Do you know those people who find the face of Jesus in a pack of Monster Munch? It's called pareidolia, a psychological phenomenon that causes people to see faces in inanimate objects. And it's a cognitive process that British artist Jonathan Baldock is exploring in his latest series of ceramic masks.
Called Personae, the collection teems with bright colours and outlandish expressions. Ripples of clay allude to folds of skin whilst incisions and abstract protuberances reveal physiognomic features such as eyes, ears and nostrils. Here, you can see Baldock is toying with the theme of pareidolia. Whilst some masks mediate universal emotions such as happiness or sadness, others merely hint at figuration.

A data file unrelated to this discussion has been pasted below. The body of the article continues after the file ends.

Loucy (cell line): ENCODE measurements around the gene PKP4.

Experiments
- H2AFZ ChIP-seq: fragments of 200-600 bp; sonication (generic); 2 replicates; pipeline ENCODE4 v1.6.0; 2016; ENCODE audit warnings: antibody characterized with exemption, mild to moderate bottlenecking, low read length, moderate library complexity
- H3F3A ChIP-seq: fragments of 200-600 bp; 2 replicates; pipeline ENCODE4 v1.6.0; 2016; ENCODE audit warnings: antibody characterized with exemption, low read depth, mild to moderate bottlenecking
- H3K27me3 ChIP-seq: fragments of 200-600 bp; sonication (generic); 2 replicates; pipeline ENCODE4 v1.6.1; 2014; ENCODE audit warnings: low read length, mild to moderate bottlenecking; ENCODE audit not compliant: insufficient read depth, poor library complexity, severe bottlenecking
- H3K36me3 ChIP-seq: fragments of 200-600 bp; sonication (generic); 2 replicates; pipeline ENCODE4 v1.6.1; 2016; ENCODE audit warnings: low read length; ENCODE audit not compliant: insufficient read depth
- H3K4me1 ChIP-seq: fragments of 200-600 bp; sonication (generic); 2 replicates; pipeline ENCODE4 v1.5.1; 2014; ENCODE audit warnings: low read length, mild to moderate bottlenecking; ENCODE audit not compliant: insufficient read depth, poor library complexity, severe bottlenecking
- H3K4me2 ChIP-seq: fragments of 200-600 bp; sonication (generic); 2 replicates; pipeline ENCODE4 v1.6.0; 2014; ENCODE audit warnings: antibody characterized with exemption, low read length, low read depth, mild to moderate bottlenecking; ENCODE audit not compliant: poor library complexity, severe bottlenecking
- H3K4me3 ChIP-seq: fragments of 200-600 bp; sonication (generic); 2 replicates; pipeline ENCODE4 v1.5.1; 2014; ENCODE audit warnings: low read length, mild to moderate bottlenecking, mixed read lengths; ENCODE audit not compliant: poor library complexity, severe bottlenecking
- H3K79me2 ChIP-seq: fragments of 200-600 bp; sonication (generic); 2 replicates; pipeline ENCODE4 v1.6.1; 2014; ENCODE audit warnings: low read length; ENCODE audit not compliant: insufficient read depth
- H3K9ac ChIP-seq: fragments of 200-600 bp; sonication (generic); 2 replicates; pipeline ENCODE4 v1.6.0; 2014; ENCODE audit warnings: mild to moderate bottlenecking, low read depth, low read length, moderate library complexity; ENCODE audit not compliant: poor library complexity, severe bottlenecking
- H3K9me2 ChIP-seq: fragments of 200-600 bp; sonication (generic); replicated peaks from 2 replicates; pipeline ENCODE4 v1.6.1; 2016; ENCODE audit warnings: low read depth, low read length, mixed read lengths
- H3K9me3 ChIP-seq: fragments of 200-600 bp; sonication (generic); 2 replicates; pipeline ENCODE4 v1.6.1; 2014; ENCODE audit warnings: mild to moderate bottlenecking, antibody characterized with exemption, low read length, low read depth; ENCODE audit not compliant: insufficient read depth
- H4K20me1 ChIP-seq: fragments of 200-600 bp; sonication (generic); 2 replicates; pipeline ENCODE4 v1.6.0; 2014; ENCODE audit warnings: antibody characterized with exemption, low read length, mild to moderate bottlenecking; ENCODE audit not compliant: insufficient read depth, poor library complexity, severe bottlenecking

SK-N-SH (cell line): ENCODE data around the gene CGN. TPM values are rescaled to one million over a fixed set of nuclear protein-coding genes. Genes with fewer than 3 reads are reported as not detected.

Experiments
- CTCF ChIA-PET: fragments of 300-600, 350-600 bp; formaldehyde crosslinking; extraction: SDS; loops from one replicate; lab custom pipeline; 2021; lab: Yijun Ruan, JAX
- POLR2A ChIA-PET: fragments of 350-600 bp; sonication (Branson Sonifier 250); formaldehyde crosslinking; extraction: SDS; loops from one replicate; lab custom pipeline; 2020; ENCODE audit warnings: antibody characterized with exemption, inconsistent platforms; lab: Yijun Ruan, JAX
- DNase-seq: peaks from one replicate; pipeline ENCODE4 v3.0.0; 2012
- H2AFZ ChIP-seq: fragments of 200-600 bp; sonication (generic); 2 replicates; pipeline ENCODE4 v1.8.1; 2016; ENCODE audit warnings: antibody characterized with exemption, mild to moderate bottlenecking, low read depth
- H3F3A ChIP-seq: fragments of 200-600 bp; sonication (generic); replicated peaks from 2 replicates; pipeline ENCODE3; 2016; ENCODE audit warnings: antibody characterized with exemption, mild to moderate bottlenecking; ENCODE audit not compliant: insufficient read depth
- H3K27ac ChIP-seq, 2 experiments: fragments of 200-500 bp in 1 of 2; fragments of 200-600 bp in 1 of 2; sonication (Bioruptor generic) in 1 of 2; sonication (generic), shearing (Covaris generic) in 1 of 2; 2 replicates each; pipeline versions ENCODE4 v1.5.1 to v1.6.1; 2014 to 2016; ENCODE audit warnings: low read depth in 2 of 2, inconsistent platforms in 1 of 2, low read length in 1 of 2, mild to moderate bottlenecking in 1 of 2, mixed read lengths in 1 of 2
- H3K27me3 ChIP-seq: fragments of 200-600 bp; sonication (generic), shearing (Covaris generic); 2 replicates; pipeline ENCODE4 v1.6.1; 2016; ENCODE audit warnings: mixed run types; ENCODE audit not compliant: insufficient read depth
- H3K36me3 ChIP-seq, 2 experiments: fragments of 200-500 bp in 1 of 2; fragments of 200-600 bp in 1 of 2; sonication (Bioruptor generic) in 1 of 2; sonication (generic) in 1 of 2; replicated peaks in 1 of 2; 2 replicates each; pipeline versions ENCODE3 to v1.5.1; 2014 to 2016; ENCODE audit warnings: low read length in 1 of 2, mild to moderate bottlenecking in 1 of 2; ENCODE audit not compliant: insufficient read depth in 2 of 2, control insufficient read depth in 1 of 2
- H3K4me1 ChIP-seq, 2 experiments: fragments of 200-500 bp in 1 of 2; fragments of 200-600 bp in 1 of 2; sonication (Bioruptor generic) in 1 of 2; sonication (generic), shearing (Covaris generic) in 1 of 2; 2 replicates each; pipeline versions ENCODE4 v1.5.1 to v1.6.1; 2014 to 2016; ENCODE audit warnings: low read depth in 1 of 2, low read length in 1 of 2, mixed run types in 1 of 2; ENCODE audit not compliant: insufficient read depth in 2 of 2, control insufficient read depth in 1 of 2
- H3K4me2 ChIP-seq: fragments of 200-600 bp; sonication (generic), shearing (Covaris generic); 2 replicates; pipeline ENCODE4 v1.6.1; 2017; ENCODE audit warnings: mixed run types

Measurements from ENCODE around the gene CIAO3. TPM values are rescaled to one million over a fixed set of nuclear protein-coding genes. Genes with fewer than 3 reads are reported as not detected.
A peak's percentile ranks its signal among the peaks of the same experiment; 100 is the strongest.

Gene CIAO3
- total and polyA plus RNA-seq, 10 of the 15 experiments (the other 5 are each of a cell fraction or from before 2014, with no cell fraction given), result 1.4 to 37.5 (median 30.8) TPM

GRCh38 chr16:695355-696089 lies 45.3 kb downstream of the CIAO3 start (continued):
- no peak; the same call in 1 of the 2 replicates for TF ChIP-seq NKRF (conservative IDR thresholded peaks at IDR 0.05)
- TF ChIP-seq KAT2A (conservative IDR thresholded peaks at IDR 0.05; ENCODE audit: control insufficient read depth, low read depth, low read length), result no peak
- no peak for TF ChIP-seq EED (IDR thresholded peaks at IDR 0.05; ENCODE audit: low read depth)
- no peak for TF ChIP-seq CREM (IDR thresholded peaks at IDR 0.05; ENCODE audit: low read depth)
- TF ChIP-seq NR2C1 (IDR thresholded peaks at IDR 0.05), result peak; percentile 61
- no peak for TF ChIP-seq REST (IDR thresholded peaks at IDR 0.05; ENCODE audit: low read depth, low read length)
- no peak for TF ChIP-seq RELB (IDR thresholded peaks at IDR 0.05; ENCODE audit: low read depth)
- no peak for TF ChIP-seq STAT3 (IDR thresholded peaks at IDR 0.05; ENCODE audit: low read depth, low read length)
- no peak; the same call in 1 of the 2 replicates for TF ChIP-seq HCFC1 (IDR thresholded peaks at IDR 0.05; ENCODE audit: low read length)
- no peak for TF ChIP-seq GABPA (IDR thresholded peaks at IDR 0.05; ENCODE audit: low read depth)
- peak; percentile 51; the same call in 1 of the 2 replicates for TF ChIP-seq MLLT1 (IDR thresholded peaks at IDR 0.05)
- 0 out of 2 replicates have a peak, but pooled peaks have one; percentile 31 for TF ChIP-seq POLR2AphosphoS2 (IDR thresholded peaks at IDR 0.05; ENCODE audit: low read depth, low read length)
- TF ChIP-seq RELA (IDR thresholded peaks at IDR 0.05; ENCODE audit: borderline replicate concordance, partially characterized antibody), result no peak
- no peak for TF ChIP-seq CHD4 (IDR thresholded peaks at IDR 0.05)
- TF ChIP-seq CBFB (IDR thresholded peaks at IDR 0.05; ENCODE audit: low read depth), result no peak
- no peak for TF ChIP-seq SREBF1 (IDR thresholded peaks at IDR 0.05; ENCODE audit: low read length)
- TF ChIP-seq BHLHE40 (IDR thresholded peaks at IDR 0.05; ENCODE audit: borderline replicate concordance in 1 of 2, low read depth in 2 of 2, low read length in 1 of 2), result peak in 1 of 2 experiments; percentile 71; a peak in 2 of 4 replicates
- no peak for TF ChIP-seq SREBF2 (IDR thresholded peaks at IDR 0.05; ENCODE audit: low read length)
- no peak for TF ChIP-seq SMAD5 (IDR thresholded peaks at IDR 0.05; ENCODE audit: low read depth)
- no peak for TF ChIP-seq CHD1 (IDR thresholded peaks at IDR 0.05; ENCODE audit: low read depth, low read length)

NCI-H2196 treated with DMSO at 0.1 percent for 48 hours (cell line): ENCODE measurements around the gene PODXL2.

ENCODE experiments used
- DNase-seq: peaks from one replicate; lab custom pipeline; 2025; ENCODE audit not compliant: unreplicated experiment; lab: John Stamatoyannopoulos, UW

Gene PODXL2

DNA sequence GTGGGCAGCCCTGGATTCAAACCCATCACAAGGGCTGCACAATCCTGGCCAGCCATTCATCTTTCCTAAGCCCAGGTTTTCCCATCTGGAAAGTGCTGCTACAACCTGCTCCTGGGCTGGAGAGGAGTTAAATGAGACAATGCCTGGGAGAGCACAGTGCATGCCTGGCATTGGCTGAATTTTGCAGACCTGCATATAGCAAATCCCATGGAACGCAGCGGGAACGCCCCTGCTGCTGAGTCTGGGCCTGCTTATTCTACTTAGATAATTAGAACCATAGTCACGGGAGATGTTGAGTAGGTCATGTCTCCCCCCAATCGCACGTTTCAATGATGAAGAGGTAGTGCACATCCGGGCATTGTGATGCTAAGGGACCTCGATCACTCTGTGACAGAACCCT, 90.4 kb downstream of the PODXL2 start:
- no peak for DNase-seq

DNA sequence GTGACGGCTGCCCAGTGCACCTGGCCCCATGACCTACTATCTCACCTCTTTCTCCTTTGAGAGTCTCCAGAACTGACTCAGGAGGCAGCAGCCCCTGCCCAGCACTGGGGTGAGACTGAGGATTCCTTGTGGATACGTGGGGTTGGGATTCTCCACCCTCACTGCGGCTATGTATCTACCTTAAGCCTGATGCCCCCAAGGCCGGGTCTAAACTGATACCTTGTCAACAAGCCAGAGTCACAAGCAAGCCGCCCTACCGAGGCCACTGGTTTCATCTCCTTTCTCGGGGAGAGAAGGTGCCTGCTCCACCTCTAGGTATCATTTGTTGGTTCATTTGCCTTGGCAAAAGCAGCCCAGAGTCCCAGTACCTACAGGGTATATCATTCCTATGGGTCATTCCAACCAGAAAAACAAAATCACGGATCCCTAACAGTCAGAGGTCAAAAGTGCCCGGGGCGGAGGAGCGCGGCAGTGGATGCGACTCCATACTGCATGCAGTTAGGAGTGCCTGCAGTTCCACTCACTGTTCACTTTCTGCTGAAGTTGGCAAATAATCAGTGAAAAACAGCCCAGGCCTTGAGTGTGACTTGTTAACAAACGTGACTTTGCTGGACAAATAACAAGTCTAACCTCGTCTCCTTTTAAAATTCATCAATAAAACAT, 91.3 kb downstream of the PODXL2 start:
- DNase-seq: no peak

Baldock achieves the variations in mood and personality by experimenting with different ceramic techniques, using coloured clays, applying glazes, and firing the hanging tablets at varying temperatures. "Lustrous, painterly finishes emphasise the playfulness of certain expressions whilst earthen, pumice-like surfaces manifest feelings of melancholia," says the Gallery. "The artist employs seriality to emphasise these differences by hanging the works side-by-side and using an identical rectangular format."
You can see this new series at an upcoming exhibition at the Stephen Friedman Gallery in London, launching on 27 September and running until 9 November 2019.
Baldock trained as a painter but now works primarily in low-fi ceramics and textiles – hand-making vast 3-D objects, sculptural pieces and colourful immersive installations. His work is often crazily humorous but also has an uncanny, macabre quality. He has exhibited internationally and his work has explored everything from emojis to orifices. His studio is in East London but he exhibits internationally. Find out more at jonathan-baldock.com.